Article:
Mordred, son of Arthur and Morgause. Mordred, brother to the knights of Orkney. Mordred, villain.
What is a hero? What does it mean to be heroic? Is it simply the desire to do good ? Is it actually performing such actions? Is one’s fate predetermined? Can one live the best life possible, doing good to the best of their ability, and still be evil?
Is it possible to be born evil?
Mordred Pendragon, son of the king, rightful heir. Is it usurpation to take a throne that is rightfully one’s own? Is it so wrong to want to keep a throne that was rightfully given to you? That you were meant to have?
The blood staining Mordred’s sword will speak no words, offer no answer. He lays dying slowly, mortally wounded but in such a way that it is a slow death. He lifts a hand skyward, rivulets of lifeblood dripping between his fingers, colors matching the sunset’s warm hues. He knows he won’t last the night, and yet hope , cruel and soft, fills his chest. The regret settles deeper, in his stomach, in his heart, in his head. What is death to a rightful king? Usurper, usurper, usurper, his conscience calls to him. Usurper, usurper, usurper, he is not. It was his to begin with. Justice means nothing on this hill, first edges of night easing over Camlann, chilling the knight-king.
He yearns for…something. What it is, he does not know. What can he want now? He is bleeding out, blade through his gut and stuck where he is. No one will save him, and perhaps he doesn’t deserve to be saved.
But was it such a crime to want acknowledgement?
The throne was given to him, take it, keep it safe for my return, I trust in your judgment, and he cared for it. He was not a bad king, no cruel despot or monstrous fool. Mordred is no child, true, but he is also not an adult. Twenty-some odd years of life and still he knows no love, personal and intimate and purely for him . What is it to be loved? To be cared for, solely upon your own merits?
He thinks of Agravaine, of Gawain, of Gaheris, of Gareth, of each corpse that he hasn’t allowed himself to process, to feel guilty over, all in the name of kingship. It wasn’t, isn’t, will never be worth it.
Is he guilty? He can’t deny it. He can’t argue with any accusation thrown at him now. But can you blame him?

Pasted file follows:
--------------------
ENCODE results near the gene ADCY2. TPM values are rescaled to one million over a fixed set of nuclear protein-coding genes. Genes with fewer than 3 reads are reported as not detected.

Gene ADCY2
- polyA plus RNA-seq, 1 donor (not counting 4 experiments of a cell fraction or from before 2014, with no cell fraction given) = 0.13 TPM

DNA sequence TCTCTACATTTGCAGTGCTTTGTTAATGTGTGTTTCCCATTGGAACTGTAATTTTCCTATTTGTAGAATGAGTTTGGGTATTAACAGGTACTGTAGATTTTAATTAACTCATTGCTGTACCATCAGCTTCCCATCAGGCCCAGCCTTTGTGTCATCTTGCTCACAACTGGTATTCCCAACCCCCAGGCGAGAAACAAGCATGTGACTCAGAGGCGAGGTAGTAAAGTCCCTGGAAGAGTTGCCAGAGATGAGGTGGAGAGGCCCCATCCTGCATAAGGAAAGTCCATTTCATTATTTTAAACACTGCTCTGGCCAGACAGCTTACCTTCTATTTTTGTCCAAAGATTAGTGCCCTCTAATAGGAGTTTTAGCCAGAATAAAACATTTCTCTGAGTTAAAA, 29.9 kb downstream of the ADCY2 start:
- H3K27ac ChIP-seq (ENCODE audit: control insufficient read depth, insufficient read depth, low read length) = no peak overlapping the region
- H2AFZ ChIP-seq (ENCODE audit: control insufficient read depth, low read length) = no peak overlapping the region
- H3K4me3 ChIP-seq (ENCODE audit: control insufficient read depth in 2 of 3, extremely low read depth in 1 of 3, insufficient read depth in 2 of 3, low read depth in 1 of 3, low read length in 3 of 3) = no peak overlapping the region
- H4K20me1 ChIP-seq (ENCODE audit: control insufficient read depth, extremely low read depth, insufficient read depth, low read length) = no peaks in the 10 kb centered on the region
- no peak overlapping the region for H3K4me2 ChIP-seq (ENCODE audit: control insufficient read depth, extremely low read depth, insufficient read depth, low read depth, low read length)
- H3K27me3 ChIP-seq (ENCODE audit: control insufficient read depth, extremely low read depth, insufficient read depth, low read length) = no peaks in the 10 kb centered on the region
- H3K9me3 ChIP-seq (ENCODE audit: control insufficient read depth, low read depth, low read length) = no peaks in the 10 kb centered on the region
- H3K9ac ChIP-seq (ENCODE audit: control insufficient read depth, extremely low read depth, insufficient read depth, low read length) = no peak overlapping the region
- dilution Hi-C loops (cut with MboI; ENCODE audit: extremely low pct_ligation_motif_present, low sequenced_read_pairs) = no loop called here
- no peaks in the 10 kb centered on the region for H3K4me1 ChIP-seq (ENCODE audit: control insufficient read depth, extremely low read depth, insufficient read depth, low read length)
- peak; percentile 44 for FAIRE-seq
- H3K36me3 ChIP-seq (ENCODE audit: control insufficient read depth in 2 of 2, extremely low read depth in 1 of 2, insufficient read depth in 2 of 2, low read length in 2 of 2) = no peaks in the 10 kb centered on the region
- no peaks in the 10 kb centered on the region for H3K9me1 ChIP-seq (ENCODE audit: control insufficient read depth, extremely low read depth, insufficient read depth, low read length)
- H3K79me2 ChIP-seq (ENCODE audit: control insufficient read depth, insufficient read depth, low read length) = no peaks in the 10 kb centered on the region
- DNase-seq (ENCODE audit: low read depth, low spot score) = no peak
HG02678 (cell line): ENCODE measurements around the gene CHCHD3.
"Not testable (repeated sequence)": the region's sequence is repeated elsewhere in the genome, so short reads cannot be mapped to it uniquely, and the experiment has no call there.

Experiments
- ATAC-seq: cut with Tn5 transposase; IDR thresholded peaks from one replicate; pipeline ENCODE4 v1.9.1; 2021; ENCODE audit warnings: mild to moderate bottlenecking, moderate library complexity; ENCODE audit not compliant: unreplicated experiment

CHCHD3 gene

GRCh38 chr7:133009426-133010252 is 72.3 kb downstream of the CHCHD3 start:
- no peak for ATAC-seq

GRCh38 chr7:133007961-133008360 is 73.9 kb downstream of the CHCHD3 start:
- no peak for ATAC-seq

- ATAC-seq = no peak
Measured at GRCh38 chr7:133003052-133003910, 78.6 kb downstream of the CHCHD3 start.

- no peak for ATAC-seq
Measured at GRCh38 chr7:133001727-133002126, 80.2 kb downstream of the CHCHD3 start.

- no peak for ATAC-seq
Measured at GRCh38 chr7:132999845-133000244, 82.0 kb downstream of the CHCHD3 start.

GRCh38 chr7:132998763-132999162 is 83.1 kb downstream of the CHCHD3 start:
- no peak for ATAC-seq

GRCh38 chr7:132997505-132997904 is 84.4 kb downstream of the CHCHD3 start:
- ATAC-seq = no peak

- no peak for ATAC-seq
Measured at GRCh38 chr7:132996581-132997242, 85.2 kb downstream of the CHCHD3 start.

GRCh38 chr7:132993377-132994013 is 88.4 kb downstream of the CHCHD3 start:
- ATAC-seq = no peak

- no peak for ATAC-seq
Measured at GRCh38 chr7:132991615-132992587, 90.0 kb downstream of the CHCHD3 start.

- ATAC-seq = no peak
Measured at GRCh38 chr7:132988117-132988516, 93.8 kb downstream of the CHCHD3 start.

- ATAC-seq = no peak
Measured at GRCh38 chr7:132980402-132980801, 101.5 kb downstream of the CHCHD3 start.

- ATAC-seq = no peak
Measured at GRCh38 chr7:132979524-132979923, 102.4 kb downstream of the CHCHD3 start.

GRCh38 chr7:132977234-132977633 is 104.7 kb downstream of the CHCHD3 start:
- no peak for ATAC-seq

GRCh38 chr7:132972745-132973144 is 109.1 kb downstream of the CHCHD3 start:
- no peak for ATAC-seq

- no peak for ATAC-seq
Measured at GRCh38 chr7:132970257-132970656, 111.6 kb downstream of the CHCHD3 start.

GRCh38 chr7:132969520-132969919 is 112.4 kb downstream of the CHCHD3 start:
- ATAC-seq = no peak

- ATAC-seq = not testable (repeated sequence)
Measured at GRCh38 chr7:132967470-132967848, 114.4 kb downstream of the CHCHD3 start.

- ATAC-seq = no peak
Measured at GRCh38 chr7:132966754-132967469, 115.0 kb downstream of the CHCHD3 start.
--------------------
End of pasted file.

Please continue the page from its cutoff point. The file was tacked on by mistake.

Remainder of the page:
Bastard child of a bastard father and his accursed sister, the alien, the other , the forgotten son. The one who understood is gone to heaven, like the sun—
Galahad couldn't, wouldn't forgive him for this. Another bastard son, but the opposite, lily-white to Mordred's tarnish, angelic and pristine. Mordred envied him, loved him, and railed against him in equal measures. Intolerably pristine, intolerably beautiful, and worst of all--intolerably kind .
Lily-white, huh? Just like the moon, peeping up over the horizon, the blues of night overtaking the oranges and reds of the day. The slow setting of the sun feels gauche, the sort of thing a subpar storyteller would add for drama.
Mordred thinks about his family, vision going fuzzy over the course of-- an hour? Ten minutes? He doesn’t know. He misses arguing with Gawain, reading with Gaheris, play-fighting with Gareth. He almost misses Agravaine, although the world’s likely better off without him.
He curses God, the Grail, all the saints and angels, every person that led him to this point. Mordred, the fallen, the knight of treachery, the boy who took Camelot; even he cannot escape death.
More than anything else, he curses himself. He had been told long ago by the witch Morgan le Fay, loathe as he is to speak her name, of his fate. He had laughed, sworn that he would be chivalrous, that he could not be consigned to what a mere mortal sorceress had said.
He hates himself. He hates what he has done, he hates that there is only himself to blame. He wishes he could blame all of this on Arthur; and it’s true, the ex- king does carry some of the burden. Mordred, most of all, wishes that Galahad were here.
Galahad was not omnipotent, nor was he perfect, but he always knew what to do. Mordred doesn’t know what to do. He opens his mouth to scream, to cry his rage aloud, to vocalize all the pain, but all that emerges is a gurgle. His throat burns; he tries to cough, but he can’t manage it. Blood drips from his mouth, his nose, as he convulses.
What was his sin, he wonders. Pride? Envy? Wrath? What will hell be like? Certainly he did not live virtuously enough to see heaven. How apt, he thinks, that he will never see his brothers or Galahad again, when he did not care enough for them before.
Perhaps this is all apt. Perhaps he deserves this. He can’t tell if the sun has simply gone down, casting the evening shade over the world, or if he can’t see at all anymore. Mordred Pendragon, rightful heir to the throne of Britain, left in the dark.
Traitor, impostor, thief, usurper. The blade he’s impaled on traps him against the trunk of a tree, vertical and slack. He’d tried struggling in the beginning, but he’s weak. Reflecting, he can’t tell how long he’s been here.
Camlann is a pretty village, for such a cruel fate.
He wonders if he’ll be buried here. He wonders if he even deserves a burial. Maybe they’ll just throw him into the river. It would be fitting.
He wonders what they did with his father’s corpse. A gleaming marble tomb, buried with Excalibur, as soon as they removed it from his guts? The idea of a piece of him buried with the person who he loved and hated most appeals to him.
He is stuck alone in his head as the sun sets over Camlann, the air chilling. Mordred is already so cold.